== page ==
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FULL METAL JACKET

Review by Michael Jacobson

Stars:  Matthew Modine, Vincent D’Onofrio, Adam Baldwin, Lee Ermey, Arliss Howard
Director:  Stanley Kubrick
Audio:  Dolby Digital 5.1
Video:  Anamorphic Widescreen 1.85:1
Studio:  Warner Bros.
Features:  See Review
Length:  117 Minutes
Release Date:  October 23, 2007

"Let's all try and keep our heads until this peace craze blows over..."

Film ***

Stanley Kubrick has always been a director to bring a curious sense of non-judgment to his subject matters, and Full Metal Jacket brings that kind of detachment to the Vietnam war.  Unlike other great films of the most unpopular war, Kubrick doesn’t bring any “we shouldn’t have been there” sentiment.  Instead, he focuses on the war in a straightforward fashion.  This was the fight, these were the men who fought, here’s some of what happened.  If one knew absolutely nothing about the real war going into the movie, he would have no idea afterwards if we won or lost it.

The film is basically segmented into two parts.  The first is exceptional, original, and strong.  It takes place on Parris Island, where a new platoon of Marines are being bullied, whipped, and cajoled into shape by the brash Hartman (Ermey, in the best performance I’ve ever seen of a drill sergeant).  We get a long, hard, unflinching look at the dehumanizing process that turns normal young men into killing machines.  We are also introduced to Private Pyle (D’Onofrio), an overweight, clumsy fellow whose mistakes constantly draw the ire of the sergeant, who is determined not to let this “softie” get away from him.

We are also introduced to the film’s real protagonist, Private Joker (Modine), who carries us from the first part of the film into the second part, which takes place in Vietnam.  This second part is not as lively or as focused as the first part, but in at least one respect, makes a terrific contrast to the earlier material.  The first part of the film is almost all loud, as characters scream constantly at one another.  The rare moments of silence are both refreshing and a little eerie.  The second part is the polar opposite.  It’s mostly quiet, but when the sounds get loud, you know it’s time to watch out.

Kubrick’s Vietnam is one of the most extraordinary looking, and unique, of all movies.  It’s not the harsh, unforgiving terrain of Platoon or the misty, surrealistic atmosphere of Apocalypse Now.  In fact, there’s no jungle in Kubrick’s film.  It mostly takes place in ‘city’ areas, decorated with bombed and burning buildings and a sandy, rocky terrain for the soldiers to police.  As mentioned, there really is no sense of Kubrick’s feelings about the war, one way or the other.  It’s more of a look at the end result of the process:  these men have lost their humanity in order to fight a war, and here’s what they do when they get there.

The main flaw of the movie, I think, is the lack of any real protagonist for the audience to identify with.  Joker is the lead character, but we never get a real sense of who he is, or why he’s there, or what he thinks and feels.  Then again, that may have been done to serve Kubrick’s vision of detachment, but it leaves the audience curiously uninvolved and uncaring towards him or any other of the characters.  The only character I connected with was Pyle, mainly because I see his experience as what my own would have been like under those circumstances.  But he doesn’t carry to the second part of the film.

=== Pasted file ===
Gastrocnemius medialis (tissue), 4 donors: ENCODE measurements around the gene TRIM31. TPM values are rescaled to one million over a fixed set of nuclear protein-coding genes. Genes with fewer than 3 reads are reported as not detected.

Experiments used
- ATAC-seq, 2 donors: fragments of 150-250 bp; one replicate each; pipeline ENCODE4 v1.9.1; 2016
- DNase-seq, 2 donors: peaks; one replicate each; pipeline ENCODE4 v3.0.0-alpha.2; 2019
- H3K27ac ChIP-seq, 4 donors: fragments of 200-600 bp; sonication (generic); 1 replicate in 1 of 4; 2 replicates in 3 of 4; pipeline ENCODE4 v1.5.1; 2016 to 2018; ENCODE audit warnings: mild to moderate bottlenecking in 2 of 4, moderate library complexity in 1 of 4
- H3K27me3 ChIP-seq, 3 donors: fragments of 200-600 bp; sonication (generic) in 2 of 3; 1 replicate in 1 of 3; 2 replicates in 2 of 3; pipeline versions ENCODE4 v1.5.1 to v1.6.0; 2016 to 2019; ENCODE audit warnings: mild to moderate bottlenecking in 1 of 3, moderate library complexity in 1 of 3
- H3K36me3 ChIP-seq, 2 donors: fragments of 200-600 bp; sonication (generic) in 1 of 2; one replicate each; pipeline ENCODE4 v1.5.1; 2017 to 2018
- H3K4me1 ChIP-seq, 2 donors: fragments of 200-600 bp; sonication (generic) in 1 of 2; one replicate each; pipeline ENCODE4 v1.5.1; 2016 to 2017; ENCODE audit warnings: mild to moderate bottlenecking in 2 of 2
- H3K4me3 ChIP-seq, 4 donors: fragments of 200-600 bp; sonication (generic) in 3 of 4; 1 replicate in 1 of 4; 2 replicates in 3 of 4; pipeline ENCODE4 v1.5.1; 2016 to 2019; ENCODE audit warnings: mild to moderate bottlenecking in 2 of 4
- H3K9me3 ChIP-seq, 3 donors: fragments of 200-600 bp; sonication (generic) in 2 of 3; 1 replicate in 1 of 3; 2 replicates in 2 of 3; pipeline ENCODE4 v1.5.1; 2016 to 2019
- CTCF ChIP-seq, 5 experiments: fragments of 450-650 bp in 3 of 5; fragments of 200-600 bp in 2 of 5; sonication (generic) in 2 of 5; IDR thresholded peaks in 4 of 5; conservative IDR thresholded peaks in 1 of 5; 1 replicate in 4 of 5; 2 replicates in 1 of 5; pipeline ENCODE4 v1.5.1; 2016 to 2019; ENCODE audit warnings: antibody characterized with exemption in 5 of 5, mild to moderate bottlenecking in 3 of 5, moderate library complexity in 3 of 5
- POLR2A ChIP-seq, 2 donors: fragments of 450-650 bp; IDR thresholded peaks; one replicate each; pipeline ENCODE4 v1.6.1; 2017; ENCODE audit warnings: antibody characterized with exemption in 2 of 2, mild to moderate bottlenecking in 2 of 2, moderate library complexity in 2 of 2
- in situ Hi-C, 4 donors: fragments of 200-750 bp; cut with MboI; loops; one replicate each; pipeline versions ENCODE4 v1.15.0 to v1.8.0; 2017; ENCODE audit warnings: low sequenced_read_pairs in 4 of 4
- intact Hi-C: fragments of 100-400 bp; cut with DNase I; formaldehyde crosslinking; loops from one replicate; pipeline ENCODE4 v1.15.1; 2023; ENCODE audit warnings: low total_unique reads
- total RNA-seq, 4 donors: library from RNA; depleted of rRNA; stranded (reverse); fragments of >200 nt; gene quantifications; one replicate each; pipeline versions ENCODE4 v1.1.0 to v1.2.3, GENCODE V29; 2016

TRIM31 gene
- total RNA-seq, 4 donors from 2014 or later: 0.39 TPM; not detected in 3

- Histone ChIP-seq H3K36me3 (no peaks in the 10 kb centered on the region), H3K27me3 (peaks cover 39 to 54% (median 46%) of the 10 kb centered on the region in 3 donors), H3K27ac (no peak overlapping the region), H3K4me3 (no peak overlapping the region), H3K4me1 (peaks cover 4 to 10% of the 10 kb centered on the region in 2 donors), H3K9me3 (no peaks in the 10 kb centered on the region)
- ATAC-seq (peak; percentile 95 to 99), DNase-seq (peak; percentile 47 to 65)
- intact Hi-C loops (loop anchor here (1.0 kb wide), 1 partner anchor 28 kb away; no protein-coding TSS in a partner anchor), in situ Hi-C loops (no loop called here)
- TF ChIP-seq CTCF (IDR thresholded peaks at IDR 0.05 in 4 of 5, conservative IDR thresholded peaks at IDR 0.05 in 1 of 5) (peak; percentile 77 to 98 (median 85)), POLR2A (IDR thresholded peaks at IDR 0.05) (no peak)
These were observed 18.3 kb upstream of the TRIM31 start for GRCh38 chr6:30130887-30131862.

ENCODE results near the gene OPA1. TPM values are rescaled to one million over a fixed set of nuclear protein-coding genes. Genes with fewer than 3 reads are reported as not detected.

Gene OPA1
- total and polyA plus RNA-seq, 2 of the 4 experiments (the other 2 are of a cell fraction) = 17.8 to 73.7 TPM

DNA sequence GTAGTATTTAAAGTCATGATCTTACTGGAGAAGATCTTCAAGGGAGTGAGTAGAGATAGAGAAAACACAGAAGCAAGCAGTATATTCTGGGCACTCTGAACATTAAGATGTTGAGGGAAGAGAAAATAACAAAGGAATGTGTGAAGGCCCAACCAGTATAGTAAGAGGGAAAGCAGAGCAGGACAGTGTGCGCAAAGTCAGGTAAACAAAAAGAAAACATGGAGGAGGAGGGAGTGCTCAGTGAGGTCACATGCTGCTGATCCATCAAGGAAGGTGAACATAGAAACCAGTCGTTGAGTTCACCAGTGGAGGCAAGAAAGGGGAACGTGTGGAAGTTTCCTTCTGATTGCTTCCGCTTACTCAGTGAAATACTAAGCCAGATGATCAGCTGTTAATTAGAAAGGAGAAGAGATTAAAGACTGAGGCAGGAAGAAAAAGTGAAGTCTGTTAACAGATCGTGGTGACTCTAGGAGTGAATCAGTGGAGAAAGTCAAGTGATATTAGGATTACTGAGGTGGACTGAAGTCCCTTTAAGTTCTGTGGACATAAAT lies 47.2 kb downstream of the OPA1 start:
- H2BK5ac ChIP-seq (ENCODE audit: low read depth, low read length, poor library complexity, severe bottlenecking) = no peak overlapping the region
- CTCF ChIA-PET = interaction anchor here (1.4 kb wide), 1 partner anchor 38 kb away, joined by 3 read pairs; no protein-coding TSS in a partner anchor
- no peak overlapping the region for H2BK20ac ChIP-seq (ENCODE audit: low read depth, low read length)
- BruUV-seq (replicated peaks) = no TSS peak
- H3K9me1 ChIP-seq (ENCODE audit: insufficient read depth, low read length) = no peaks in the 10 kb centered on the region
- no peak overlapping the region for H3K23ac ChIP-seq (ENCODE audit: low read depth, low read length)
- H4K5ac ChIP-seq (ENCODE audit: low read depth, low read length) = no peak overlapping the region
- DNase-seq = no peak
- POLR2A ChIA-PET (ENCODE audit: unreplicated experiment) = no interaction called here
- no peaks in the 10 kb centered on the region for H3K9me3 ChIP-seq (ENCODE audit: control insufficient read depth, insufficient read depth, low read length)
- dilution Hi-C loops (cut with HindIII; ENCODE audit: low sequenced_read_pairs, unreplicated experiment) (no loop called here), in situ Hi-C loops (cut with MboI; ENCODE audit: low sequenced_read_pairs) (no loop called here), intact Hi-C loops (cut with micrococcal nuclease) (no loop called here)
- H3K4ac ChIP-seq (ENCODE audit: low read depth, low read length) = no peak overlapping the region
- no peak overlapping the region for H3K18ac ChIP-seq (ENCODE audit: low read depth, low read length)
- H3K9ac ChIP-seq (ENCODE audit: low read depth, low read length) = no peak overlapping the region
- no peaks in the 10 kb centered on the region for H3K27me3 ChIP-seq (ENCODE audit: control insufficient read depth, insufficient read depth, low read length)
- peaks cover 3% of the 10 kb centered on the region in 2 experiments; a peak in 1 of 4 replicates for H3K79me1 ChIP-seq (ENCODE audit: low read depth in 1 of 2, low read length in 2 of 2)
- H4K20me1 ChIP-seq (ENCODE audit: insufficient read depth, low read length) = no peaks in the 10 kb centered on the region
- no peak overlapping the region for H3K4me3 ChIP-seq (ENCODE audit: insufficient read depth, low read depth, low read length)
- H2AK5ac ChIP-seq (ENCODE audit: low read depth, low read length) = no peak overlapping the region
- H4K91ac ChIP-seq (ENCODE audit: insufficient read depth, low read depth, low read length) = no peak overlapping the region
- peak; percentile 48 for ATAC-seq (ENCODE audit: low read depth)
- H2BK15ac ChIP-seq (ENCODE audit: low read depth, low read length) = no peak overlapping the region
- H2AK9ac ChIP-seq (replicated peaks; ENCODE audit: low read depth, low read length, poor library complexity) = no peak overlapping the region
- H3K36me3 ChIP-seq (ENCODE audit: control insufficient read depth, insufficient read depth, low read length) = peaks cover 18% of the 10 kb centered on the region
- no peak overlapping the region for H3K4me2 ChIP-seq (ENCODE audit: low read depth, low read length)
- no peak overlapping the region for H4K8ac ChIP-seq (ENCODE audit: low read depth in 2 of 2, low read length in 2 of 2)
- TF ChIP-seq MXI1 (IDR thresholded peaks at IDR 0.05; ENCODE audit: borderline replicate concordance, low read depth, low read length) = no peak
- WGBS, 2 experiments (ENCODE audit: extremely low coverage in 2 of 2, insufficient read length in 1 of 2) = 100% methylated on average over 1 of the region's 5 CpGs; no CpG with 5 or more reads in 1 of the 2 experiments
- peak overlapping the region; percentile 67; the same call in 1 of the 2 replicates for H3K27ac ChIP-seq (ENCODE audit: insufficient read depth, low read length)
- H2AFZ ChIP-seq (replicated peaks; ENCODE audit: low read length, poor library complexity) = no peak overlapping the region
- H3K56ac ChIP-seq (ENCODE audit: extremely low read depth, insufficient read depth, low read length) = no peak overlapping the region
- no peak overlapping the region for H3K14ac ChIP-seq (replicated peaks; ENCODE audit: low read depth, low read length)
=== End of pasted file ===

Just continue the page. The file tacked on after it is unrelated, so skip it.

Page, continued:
All in all, this is an important film, though arguably not amongst the very best of Kubrick’s.  It has a great sense of his usual styles of fluidly tracking camera movements and carefully constructed scenes.  There are some unforgettable images, as with the men getting their heads shaved at the beginning, or the finale with the Vietnamese sniper.  And Kubrick makes a good use of his soundtrack, placing songs like “Surfing Bird” and “These Boots Are Made For Walking” at amusing intervals in the picture.  The acting is also terrific, despite the shallowness of the characters.

Ultimately, it is an unemotional look at war, with the director leaving it up to the audience to supply whatever emotion most readily comes to surface as they view the film.

Video ***1/2

Being the most chronically recent Kubrick film at the time of the release of the first box set did not make Full Metal Jacket any better for wear in the transfer...the film suffered from murkiness, grain and softness.  This new anamorphic remastered version corrects almost everything beautifully: grain is non existent save for a few moments during the final stretch, and images are much sharper and clearer, with far more natural coloring.  The level of detail is much better, too.

Audio ***1/2

The new 5.1 audio track is a considerable improvement over the original mono...certain scenes in Full Metal Jacket cry out for surround, and those are exactly the scenes that benefit the most from multi-channel usage.  The later battle sequences open up across the front and rear stages, and the subwoofer adds depth to the explosions.  Even earlier scenes with Hartman barking at his troops sound more well rounded and dynamic with this new mix.  Occasionally, there are bits of center-channel distortion with piece of dialogue; these are few and far between and not detracting from the overall experience, which is quite good.

Features ***

There's a terrific new commentary featuring the participation of stars Vincent D'Onofrio, R. Lee Ermey and Adam Baldwin, plus screenwriter and critic Jay Cocks.  There's also a new featurette on the movie and the original trailer.

Summary:

Full Metal Jacket deserves a place amongst the great war movies ever made, though it is quite a bit different from most of them.  It is a detached, unemotional and non-judgmental look at the dehumanizing process of preparing for, and then fighting a war.

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